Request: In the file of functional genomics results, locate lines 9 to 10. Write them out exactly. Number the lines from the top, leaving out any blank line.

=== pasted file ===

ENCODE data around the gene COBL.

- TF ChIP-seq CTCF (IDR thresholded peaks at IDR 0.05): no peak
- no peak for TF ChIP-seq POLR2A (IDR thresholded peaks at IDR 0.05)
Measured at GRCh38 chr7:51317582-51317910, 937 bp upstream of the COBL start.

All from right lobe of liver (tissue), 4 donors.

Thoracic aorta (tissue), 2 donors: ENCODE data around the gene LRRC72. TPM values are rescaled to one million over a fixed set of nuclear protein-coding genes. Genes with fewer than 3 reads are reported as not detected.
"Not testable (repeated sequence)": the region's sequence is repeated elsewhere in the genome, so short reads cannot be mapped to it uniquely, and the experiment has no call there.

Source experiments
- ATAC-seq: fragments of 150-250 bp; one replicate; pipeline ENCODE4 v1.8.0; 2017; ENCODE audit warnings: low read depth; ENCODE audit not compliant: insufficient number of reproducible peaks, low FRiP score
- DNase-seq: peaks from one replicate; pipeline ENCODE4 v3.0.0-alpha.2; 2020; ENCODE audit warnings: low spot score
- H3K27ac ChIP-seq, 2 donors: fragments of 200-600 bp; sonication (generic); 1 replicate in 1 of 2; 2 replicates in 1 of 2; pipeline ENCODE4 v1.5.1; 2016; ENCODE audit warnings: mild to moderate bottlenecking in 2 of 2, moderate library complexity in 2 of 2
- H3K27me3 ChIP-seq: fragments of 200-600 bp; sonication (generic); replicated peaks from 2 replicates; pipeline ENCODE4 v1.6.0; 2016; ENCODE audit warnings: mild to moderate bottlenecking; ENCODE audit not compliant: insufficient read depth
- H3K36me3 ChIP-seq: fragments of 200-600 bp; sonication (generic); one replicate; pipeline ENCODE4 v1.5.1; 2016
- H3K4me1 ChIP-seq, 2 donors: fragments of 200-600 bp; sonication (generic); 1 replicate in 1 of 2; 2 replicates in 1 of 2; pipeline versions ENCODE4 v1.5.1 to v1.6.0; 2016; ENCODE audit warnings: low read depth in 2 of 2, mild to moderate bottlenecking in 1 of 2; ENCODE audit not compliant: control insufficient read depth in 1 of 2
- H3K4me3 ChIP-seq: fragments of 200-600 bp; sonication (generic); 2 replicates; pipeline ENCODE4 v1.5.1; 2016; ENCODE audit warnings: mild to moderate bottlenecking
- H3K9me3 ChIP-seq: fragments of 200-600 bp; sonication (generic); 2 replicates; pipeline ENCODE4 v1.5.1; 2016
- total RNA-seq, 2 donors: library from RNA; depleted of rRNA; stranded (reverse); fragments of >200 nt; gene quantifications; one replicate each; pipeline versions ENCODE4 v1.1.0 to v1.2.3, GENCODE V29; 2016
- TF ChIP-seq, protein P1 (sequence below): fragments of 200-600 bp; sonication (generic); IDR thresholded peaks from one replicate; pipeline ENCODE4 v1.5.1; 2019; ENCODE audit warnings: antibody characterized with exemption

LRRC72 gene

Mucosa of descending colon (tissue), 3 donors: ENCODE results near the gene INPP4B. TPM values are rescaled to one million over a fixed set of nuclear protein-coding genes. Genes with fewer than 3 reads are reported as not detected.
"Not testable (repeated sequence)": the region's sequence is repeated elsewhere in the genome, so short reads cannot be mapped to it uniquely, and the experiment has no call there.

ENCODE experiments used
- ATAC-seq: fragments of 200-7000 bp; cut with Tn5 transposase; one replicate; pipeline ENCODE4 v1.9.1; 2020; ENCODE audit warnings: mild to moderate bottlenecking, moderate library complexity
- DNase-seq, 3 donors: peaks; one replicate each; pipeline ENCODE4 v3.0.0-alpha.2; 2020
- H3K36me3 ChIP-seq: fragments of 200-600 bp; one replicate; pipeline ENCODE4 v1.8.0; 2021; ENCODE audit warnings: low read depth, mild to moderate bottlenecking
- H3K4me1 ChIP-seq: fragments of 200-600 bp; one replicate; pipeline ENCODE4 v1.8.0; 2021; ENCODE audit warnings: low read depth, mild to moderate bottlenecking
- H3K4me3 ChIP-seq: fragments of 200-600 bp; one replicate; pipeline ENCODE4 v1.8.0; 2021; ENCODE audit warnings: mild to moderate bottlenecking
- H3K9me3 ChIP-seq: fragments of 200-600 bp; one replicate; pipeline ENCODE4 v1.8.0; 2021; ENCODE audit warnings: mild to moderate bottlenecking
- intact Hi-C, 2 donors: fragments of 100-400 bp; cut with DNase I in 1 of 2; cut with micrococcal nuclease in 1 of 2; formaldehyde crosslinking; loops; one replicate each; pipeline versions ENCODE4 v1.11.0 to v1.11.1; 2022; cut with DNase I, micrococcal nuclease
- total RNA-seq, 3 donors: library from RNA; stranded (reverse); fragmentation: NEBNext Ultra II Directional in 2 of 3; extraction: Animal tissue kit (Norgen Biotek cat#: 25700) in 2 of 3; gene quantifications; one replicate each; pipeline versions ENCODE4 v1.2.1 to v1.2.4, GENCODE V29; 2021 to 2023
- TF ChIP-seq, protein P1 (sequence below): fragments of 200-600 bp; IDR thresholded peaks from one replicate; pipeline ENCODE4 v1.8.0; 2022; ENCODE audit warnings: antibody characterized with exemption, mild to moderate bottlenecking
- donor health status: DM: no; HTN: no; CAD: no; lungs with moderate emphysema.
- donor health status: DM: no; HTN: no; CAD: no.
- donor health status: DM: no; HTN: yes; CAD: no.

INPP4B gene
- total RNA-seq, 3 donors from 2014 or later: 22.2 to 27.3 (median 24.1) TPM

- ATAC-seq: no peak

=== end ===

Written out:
- ATAC-seq: fragments of 150-250 bp; one replicate; pipeline ENCODE4 v1.8.0; 2017; ENCODE audit warnings: low read depth; ENCODE audit not compliant: insufficient number of reproducible peaks, low FRiP score
- DNase-seq: peaks from one replicate; pipeline ENCODE4 v3.0.0-alpha.2; 2020; ENCODE audit warnings: low spot score